You began to feel bothered when people called you Osanour. You wanted your name back because you were you, no matter how much you loved Osaze. You were you. You were the one with child. You insisted this but no one listened, so used they were to seeing you and Osaze as one. It seemed that to the community, the child inside you just became a part of Osanour, too. And you didn’t like this either.

You started to cry often for no reason and Osaze could not console you. Osaze understood fully that things were changing and he began to brood. He couldn’t bear to know that you were unhappy. And his neck constantly hurt because you were always pulling your head away from his as you tried to get more space.

You both knew when the baby was due to come and you knew what you would name her. You’d name her Ikuku, the term for the sacred winds which were believed to hold everything together. By then, you had made your decision.

“Today,” you told him, one night. “Because the baby will come tonight.

Neither of you wanted to do it, really. But it was the only way to put things back in balance. No longer would your hair hold you together. Ikuku would. You walked to your parent’s home where you knew you would find your mother and father working in their garden.

“Papa,” you said, your voice slightly shaking, your hands pressed into the small of your back. “Osaze and I need you.”

“You and Osaze?” her mother said, releasing the rope of vine she was pruning. She looked at your father and you noticed that there was a slight smile on her face. You see, you were her child and when you met Osaze, she knew she had lost you to him for good. Or so she thought. She always dreamed that one day, you’d at last come back to her as Nourbese, her daughter. Today was that day.

“Yes, mama,” you said. “Your granddaughter arrives tonight.” You paused, knowing that once the words were spoken then they would come true. You felt Osaze’s arm come around your waist and rest on your belly.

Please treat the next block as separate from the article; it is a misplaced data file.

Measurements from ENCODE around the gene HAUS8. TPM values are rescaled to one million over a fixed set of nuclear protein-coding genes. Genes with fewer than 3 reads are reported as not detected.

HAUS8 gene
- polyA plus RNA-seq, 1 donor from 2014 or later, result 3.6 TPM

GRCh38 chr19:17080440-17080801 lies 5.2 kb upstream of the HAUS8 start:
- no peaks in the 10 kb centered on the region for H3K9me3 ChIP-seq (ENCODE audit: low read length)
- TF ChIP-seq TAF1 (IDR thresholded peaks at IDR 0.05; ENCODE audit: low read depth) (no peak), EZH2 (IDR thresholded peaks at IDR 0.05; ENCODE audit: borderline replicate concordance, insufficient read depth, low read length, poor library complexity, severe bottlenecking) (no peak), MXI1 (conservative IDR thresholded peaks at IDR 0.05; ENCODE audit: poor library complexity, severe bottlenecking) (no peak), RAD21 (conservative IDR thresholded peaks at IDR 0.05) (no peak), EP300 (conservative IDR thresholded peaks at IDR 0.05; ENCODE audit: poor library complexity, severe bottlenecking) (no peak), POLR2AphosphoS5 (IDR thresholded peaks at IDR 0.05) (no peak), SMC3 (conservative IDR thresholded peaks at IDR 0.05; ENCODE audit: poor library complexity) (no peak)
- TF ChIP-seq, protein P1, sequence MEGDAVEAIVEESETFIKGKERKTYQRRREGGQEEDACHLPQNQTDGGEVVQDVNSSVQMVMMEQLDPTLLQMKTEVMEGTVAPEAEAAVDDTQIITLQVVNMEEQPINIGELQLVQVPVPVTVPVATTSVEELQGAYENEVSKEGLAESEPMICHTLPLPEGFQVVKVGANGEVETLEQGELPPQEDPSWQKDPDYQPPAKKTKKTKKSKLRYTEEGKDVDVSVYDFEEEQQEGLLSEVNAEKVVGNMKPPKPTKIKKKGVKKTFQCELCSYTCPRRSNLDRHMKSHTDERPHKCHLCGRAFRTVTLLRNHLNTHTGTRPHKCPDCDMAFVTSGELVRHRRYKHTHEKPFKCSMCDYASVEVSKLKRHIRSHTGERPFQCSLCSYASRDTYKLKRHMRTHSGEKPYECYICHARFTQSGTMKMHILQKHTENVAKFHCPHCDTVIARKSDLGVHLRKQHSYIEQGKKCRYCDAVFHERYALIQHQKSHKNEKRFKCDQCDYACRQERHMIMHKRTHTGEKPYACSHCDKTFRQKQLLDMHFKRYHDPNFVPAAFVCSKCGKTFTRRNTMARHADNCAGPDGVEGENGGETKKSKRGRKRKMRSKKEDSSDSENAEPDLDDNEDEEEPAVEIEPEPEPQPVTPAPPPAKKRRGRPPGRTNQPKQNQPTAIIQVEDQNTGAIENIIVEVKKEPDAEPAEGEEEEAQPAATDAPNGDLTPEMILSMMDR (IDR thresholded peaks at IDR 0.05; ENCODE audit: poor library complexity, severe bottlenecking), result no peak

“We need you…to separate us,” he said, looking her father in the eyes. Then he looked at the machete her father had in his hand.

Osaze’s parents were also called to bear witness to the event and by the time they arrived an hour later, a crowd of cousins, uncles, aunts, and villagers had gathered.

“Please papa,” you desperately said. “Do this quickly before more people come.”

By this time, you’re eyes were like a rare rain cloud and Osaze clung to you as if to let go would cause him to fall. Osaze’s parents huddled with your mother as your father sharpened his machete with a stone. You were very aware of the whispers. Several people had even come up and pleaded with you and Osaze not to separate.

“Please,” one man said, placing his hand on Osaze’s shoulder. “Our crops will fail, o.”

“Why are you doing this?” a woman said, taking your hand and squeezing. “Why not wait until after baby?”

“You have made this place flourish,” an old man said, his wrinkled light brown hands clasped tightly together. “Now you want to make it die?”

“You will die if you do this,” an old woman said with tears in her eyes. “And then your baby will.”

At this, Osaze had looked at you and you looked away. And again, you had mumbled the response that you had mumbled to the others, “It must be done.” It was a sacrifice that needed to be made. But this time, you shivered. You weren’t sure if the process would kill you. You weren’t sure if the hair had become more than what it was. When cut, it would it bleed? What a tragedy it would all be if all three of you died.